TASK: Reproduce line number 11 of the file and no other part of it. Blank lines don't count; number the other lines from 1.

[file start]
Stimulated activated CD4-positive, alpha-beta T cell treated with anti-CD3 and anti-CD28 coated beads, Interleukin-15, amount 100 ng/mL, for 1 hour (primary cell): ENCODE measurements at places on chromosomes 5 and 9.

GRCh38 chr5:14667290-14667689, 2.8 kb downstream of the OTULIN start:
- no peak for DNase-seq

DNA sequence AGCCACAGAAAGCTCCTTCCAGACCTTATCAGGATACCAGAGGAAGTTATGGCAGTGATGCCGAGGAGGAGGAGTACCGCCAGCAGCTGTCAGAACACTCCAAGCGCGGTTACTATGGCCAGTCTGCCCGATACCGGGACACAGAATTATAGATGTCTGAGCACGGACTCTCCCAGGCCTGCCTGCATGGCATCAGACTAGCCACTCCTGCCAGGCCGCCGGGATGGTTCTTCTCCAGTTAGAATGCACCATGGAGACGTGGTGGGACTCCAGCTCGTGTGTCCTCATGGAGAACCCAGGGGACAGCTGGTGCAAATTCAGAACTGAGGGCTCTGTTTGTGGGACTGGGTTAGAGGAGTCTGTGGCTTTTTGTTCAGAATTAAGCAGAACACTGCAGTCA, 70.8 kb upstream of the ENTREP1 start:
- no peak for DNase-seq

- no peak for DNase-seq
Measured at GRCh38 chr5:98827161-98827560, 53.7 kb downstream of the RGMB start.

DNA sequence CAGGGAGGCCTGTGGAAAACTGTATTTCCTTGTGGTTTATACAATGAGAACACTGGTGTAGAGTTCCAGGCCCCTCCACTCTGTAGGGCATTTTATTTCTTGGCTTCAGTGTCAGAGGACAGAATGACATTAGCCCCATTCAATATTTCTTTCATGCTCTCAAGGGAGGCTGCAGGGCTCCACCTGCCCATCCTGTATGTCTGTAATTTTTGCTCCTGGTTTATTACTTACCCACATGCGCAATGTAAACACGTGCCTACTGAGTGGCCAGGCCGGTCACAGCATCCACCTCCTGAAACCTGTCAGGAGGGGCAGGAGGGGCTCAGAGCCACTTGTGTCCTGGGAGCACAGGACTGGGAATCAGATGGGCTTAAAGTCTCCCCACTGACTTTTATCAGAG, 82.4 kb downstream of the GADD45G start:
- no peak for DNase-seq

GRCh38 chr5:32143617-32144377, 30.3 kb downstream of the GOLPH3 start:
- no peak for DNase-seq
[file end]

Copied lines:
- no peak for DNase-seq